Okay here’s the one minor grumble I found with the device. The device has a single channel Wi-Fi in some circumstances it’s not that great at distance, or pick up on some available Wi-Fi. Again with working here and there I get to notice this, but at home or in the office its solid. When I travel, personally I use my Lumia phone as a Wi-Fi hotspot, and the two are a match made in heaven (time to thank BT for the generous 20gb 4G data allowance!)
So what business can you do with it?
The Linx8 can be a useful piece of equipment for work, granted you’re never going to be rendering 3D or CAD images on it, but is a great little workhorse in that like every tablet, the device is brilliant when you need a computer with you when you’re away from your office desk and usual device. It’s light to carry and it allows you both the tile and desktop interfaces of Windows 8.1
With tablets and no keyboard I’ve a preference for the app over the full blown application, but with the cheap and reliable machine you have the advantage of both
I mentioned the Office365 which comes into its own on long bus/train rides home allowing you the full features to draft documents, produce worksheet reports, catch up with mail and attachments all in a well sized workable screen. My colleagues at another company utilise the Linx 8 with the Access database and have the tablet as a jotter and terminal for stock control and job checking checking purposes.
Using features such as the RDP app available from the store, it’s a perfect portable terminal/console to use when your away from the desk or machine room, able to connect to the AD, Exchange server what have you, so as to be able to make changes at the location, rather than having to run back to the desk/machine room. When floor walking at work, the tablet is ideal for remotely changing settings for other users (Teamviewer is a great and free app).
The 1GB memory is more than adequate to run an office style VM’s delivered by RDS, so in the event of a laptop failure it can be used as a temporary device delivering an office virtual desktop to work with, or if you need to access your main system from home or other site.
With regards the IT side of its use, I also use two great apps Remote Terminal and Metro Putty for work where cloud based servers run DMBS, allowing you to work with the TCL /management studio with great ease, again allowing you to check status’s of servers even correct issues within the DBMS. So again the Linx has a use as a potable terminal/console to work from.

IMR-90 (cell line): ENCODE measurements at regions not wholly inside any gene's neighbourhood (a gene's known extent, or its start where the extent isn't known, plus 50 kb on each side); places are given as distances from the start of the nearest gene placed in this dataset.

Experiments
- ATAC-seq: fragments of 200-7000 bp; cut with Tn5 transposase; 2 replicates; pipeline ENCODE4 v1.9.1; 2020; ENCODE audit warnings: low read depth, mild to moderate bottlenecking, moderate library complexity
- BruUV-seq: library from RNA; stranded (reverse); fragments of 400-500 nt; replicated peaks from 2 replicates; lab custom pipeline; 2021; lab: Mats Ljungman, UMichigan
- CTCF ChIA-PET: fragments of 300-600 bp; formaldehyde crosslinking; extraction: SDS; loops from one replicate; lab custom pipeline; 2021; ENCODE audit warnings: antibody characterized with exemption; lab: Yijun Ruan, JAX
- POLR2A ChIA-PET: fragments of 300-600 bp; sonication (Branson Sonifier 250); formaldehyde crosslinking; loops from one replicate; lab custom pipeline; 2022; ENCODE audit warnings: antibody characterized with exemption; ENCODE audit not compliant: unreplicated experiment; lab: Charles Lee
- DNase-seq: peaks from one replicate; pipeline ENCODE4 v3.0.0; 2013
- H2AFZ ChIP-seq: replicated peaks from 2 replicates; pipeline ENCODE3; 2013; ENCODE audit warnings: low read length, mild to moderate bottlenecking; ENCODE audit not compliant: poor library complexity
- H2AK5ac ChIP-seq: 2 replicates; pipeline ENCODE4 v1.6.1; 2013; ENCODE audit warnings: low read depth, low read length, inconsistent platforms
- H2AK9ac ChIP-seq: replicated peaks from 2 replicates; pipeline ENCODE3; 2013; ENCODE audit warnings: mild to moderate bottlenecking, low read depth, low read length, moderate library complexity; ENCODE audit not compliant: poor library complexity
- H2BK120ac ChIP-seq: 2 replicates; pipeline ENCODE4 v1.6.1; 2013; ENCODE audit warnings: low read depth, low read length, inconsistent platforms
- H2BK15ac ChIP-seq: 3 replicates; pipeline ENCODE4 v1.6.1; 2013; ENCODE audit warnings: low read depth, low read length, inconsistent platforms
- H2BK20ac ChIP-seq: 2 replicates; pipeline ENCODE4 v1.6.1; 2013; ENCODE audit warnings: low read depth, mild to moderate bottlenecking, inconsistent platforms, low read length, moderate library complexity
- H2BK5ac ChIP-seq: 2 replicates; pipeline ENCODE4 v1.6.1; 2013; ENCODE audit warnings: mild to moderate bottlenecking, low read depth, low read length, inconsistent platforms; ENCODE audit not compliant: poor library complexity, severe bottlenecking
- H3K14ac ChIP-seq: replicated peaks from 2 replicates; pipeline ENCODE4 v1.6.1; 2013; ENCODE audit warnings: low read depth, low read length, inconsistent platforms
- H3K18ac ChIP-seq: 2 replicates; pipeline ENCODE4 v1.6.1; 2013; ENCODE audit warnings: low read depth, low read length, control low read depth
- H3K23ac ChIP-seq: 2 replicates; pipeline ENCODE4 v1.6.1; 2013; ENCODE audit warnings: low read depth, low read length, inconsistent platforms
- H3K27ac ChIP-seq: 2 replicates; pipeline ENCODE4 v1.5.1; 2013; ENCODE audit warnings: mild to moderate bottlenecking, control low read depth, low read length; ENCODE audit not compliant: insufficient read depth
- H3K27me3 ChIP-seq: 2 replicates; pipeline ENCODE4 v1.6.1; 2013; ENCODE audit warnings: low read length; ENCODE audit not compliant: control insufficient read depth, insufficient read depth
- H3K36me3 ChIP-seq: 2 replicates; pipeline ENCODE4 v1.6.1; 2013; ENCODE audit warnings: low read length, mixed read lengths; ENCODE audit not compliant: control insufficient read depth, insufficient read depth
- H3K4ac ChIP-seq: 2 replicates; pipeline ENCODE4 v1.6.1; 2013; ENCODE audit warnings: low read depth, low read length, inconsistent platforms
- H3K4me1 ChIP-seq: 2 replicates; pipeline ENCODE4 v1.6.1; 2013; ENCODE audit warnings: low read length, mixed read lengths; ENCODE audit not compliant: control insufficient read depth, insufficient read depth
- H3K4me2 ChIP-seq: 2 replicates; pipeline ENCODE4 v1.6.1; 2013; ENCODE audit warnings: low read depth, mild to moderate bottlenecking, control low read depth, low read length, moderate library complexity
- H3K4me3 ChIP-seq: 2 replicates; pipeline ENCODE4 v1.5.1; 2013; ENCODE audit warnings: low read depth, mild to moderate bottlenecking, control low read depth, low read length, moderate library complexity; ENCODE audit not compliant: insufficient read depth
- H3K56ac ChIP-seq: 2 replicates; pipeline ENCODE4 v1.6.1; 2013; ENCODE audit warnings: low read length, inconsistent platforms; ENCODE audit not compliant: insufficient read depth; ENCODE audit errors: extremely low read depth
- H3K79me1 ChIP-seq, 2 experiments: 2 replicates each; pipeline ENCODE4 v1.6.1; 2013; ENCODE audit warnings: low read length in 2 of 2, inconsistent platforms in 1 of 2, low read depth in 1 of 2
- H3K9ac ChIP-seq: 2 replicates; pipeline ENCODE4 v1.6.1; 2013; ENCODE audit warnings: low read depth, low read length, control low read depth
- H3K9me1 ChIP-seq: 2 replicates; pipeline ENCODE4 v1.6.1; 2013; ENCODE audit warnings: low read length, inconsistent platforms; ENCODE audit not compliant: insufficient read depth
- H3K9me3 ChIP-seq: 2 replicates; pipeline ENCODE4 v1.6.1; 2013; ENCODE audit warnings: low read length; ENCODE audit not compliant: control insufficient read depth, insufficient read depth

Let’s face it schools budgets are restrictive on equipment, the Linx is an ideal device for education, cheap, affordable and useful. My colleagues company went and bought 10 of these tablets for the local village school (where his wife works). The budget model gives the school now the ability to teach business computing practices, and let the students explore via the web aiding in delivering education and at a low price.
The USB port and on board Bluetooth will allow keyboard and mouse to be added to make a mini PC as said previously. Or can be used for other connectivity to devices external DVD for loading software for example.
What’s so good about the Linx ?
I never over expected from tablet computing, which is more than likely why the tablet evolved into the two in one, for other people’s requirement for a little more room for more oomph with screen real estate, memory and disk storage, and of course the keyboard. To me tablet computing is on the fly/move work, its short bursts of work needed there and then, not always long arduous sessions. Although with a battery life of approx. 6+ hours that is possible with this tablet.
Like most computer geeks I have a collection of devices, but the Linx is the weekend weapon of choice, when I’m not out and about in at home on the sofa too . I can carry it easily in a coat pocket, and when called on I can work from where ever at weekends provided there’s Wi-Fi or the trusted hotspot available (including a restaurant with my partner once during an ‘emergency’ (sorry to Louise my other half))
Budget tablets are aimed at the domestic market and its size makes it comfortable as a companion for social media, the skype call to colleagues and friends, perfect for watching the match, a film etc. But the Linx has proven itself in the work environment, and is a fraction of the cost of big brand names like DELL smaller tablets.
As said the Linx8 and the updated Linx810 is been superceeded by newer models introduced this year making use of Windows 10 and having higher 2/4GB RAM and more 64K storage. Coming in at £200 they’re still cheap and may be worth your glance, I know I was tempted. But, I can’t really fault the device that I obtained for free from a contest, and now retails for under £99. It’s a perfect tool for mobile SMB use, and thanks again @microsoftSB for opening my eyes to true mobile computing.